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Interesting new SOTA Vertical Antenna

Nice setup Rex. I just ordered one myself. A 40m vert is super appealing to me for sure.

Two questions about your setup with it:

  1. How long is your coax feed?
  2. Are you running the specified 4x10’ radials? (can’t see them in the pic)


Yeah, I’ve got the four 10-foot radials laid on the ground. On the type of ground in my back yard (and on this summit) the SWR is very good across all three bands. In tweaking my build, I did find I had to reduce the number of turns on the 40m inductor.

I am curious to see how the SWR does on more Rocky and volcanic summits, but I haven’t yet figured out whether I want to carry the necessary equiment to the top of one of those.


Sorry, didn’t answer both questions. My coax feed is approximately 15 feet. I’ve got about 8 turns of the coax going through an FT240 core at the moment—not very weight conscious, but it seemed I was getting some common mode currents messing with my keyer when I was testing, so I kept it on for now.

Hi, in my design, I integrated a small common-mode choke, made from an FT50-43 with 11 turns of twisted magnet wire. This is tiny and has reduced the variation in SWR due to deployment of the radialpoise/counterradial, however you name it.

See here for pictures.

73 de Martin, DK3IT

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I’d better tradmark radialpoise ASAP !

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Seems like you might be too late, it’s a well know piece of art:


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Its a nice simple solution to get a 3 band vertical, using Heinz’s 2 pole on-off-on switch is a good idea. You could also extend the radiator to 6m long matching common travel poles, to give more efficiency on 30m & 40m.

In Heinz’s drawing you would add a RF capacitor between TRX and BYP pole, probably around 43pF.
Then reduce L1 to around 2uH and L2 9uH

Personally I would not use radials less then 1/8 wave on 40m, so 5m long.

73 Gavin

As for the power rating: Mini-Ringkernrechner, a popular software in the German ham radio community, says that even the smaller T50-2 core would easily handle 10 W with a 100% duty cycle. The flux at 23 Vrms (10W) will be 2.3 mT, while the core can handle 5.7. And that is for the T50. My guess is that they are using T 68 cores because otherwise you will have to use 0.4mm magnet wire, which might increase losses. And actually the max flux will be lower.

I am currently building a variant of this antenna design with T50-2 toroids and 0.4mm wire. The losses due to the smaller wire will likely not be very relevant in comparison to the ground losses.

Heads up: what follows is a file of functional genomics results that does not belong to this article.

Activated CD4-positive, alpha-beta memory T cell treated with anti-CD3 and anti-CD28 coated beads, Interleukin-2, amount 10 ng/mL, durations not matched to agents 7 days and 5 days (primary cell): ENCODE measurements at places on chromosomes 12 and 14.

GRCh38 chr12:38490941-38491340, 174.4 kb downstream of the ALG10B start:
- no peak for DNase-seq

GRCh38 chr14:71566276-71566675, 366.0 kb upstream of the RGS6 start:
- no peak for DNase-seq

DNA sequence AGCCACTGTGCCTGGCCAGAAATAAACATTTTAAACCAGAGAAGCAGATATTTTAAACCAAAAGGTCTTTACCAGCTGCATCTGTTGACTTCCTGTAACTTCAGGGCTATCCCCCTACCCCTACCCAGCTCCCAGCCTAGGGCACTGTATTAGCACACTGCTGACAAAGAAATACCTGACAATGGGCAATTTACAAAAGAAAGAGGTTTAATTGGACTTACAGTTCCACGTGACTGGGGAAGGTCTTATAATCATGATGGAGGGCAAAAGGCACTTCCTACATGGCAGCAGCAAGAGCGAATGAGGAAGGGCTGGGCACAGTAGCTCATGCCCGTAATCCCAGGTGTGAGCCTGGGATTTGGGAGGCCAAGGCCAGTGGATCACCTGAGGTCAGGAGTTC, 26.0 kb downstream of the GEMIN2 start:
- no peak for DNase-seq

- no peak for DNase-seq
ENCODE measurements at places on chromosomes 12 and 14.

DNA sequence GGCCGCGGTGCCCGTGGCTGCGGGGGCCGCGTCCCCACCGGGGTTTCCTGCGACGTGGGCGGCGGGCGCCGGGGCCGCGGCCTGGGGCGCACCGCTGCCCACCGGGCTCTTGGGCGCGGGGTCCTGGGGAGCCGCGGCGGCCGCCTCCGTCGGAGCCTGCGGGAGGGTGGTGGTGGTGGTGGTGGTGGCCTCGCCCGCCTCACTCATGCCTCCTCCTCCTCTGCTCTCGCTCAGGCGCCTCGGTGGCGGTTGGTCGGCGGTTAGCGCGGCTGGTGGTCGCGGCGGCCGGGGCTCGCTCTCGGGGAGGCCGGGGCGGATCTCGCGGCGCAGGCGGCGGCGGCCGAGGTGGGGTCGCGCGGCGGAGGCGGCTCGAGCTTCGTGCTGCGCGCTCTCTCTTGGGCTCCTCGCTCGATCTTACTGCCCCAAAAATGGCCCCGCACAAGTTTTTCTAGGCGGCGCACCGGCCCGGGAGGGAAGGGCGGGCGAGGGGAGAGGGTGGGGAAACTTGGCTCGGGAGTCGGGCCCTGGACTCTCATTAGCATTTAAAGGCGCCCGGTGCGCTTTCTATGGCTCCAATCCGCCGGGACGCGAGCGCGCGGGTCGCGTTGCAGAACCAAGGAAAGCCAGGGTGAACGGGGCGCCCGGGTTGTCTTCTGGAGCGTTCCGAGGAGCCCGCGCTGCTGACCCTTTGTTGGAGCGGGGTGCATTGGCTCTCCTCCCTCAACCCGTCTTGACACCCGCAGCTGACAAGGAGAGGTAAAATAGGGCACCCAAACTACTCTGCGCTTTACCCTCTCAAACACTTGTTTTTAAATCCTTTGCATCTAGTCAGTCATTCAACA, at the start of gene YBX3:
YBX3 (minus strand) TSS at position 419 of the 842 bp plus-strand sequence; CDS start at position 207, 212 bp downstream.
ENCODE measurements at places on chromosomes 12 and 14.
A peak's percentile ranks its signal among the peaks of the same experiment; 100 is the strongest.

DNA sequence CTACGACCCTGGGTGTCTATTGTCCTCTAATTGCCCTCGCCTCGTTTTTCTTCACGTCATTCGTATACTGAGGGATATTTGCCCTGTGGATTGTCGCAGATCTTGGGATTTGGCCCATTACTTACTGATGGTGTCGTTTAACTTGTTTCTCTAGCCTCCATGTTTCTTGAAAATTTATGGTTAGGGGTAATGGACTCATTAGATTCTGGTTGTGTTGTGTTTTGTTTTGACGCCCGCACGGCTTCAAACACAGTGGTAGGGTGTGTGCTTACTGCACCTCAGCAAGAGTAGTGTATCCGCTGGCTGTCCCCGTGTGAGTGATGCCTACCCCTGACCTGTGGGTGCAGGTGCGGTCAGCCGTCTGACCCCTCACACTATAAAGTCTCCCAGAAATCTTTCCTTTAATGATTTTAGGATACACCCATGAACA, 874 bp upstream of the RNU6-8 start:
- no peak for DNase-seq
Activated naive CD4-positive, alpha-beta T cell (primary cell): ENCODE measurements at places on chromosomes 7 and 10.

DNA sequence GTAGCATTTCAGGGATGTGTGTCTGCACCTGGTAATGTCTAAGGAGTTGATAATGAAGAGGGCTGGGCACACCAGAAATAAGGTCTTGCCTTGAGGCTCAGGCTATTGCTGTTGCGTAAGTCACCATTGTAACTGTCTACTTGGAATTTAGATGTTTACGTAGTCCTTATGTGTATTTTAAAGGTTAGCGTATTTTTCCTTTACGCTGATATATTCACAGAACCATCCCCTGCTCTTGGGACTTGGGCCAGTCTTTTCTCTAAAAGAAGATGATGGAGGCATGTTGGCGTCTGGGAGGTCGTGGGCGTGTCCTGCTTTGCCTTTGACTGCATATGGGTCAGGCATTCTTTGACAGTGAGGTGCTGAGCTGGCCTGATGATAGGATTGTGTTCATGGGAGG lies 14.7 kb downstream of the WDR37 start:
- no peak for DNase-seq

Heinz, HB9BCB pointed me to the excellent works by Gerd Janzen (DF6SJ) on short antennas, and Wolfgang Beer (DK2FQ), namely this one (in German):

By means of simulations, he shows that elevated, resonant radials are much more efficient that those flat on the ground. So I guess that 2 elevated (maybe sloped) radials will improve the vertical remarkably.

73 de Martin, DK3IT

I agree, Ground even laid radails being resonant is (IMHO) very relevant as even though they don’t radiate, they effectively form the other half of the antenna from the vertical. The recomendation of 4 x 10 ft. radials would not, in my experience, be as good as a radial (or counterpoise) cut for each band in use (in this case three). As I said above, I have found that rather than laying the wires out in different directions, taping them together makes them easier to transport and deploy and if you can run this combined set of wires out in the opposite direction to the direction you hope to get the most contacts, it “can” have a “slight” directional effect.

Having this set of radials/counterpoise wires raised I believe means they do radiate a little and hence can improve the antenna performance. I tend to use loaded verticals on a tripod and hence the counterpoise is raised and then slopes down to the earth some distance away.

73 Ed.

It is my understanding that velocity factor changes when a wire is laid on the ground.
I have seen values of 70 to 80% quoted.
This maybe wire the radial is 10 rather than 17 feet

73, Warren vk3byd

Hi Warren,

I guess what they are trying to do with 4 x 10 feet radials is just create a ground of some sort. As the antenna works of three bands these are not tuned radials, simply “something” for the antenna to work against.

So whether 10 or 17 feet, they cannot be resonant on all three bands.

73 Ed.